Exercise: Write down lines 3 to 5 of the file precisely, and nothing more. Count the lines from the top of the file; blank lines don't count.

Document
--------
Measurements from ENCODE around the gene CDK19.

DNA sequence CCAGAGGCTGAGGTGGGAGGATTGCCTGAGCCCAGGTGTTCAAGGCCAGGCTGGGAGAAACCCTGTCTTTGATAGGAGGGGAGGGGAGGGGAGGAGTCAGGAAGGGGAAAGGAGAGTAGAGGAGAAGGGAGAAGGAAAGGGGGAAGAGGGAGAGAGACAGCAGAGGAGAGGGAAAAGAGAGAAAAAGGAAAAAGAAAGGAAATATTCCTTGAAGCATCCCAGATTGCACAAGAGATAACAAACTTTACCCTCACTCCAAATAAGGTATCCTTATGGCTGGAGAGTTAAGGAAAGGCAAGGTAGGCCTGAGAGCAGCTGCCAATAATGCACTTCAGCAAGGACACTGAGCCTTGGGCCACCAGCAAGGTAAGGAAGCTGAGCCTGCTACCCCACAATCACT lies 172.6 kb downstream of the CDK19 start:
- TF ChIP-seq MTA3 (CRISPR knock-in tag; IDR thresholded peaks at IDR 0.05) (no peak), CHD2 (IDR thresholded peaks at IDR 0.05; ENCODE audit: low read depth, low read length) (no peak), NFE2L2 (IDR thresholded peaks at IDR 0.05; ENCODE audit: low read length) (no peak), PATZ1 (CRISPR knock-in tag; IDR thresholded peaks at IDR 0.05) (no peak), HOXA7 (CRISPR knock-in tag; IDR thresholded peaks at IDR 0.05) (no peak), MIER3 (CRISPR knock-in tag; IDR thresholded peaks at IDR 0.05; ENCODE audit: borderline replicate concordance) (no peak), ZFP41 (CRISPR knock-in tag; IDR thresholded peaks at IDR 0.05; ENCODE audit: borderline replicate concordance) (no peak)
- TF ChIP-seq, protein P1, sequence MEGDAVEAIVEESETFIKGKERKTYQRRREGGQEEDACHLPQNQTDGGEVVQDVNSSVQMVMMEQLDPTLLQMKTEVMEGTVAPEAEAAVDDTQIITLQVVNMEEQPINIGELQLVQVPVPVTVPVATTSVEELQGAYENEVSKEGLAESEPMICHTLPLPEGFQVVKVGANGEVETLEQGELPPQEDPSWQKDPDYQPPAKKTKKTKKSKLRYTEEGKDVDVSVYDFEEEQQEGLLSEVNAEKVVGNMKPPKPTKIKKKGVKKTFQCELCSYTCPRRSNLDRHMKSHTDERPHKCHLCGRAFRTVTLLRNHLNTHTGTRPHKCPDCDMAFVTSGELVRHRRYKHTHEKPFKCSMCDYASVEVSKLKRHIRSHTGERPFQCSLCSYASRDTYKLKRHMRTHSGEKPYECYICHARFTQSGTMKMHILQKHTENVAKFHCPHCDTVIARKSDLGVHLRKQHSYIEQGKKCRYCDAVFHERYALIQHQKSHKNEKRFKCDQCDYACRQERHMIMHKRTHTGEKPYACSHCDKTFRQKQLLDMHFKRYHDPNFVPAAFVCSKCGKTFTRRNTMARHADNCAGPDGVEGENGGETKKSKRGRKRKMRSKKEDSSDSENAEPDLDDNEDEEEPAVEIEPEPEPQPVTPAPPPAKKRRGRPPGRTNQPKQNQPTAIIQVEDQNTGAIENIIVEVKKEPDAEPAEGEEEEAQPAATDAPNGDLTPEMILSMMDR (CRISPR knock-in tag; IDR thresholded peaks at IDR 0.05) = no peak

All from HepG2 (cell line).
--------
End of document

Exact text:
- TF ChIP-seq MTA3 (CRISPR knock-in tag; IDR thresholded peaks at IDR 0.05) (no peak), CHD2 (IDR thresholded peaks at IDR 0.05; ENCODE audit: low read depth, low read length) (no peak), NFE2L2 (IDR thresholded peaks at IDR 0.05; ENCODE audit: low read length) (no peak), PATZ1 (CRISPR knock-in tag; IDR thresholded peaks at IDR 0.05) (no peak), HOXA7 (CRISPR knock-in tag; IDR thresholded peaks at IDR 0.05) (no peak), MIER3 (CRISPR knock-in tag; IDR thresholded peaks at IDR 0.05; ENCODE audit: borderline replicate concordance) (no peak), ZFP41 (CRISPR knock-in tag; IDR thresholded peaks at IDR 0.05; ENCODE audit: borderline replicate concordance) (no peak)
- TF ChIP-seq, protein P1, sequence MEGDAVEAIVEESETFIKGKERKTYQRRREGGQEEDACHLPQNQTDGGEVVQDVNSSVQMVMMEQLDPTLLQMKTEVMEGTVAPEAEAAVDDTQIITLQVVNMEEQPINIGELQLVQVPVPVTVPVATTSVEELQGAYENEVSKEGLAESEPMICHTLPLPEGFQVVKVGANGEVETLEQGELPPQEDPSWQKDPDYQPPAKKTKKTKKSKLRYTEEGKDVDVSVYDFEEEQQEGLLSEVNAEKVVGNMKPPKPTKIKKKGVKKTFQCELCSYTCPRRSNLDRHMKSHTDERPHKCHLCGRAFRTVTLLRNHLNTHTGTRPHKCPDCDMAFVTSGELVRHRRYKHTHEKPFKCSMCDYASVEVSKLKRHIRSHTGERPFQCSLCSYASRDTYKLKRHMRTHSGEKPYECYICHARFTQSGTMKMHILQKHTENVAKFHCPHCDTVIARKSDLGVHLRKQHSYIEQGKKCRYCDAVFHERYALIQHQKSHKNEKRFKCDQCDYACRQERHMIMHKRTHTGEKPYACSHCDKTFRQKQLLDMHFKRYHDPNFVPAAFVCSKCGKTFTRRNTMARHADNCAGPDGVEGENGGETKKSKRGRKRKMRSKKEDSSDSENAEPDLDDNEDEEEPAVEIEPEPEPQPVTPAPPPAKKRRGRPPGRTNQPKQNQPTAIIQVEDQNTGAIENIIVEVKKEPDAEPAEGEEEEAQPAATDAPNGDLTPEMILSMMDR (CRISPR knock-in tag; IDR thresholded peaks at IDR 0.05) = no peak

All from HepG2 (cell line).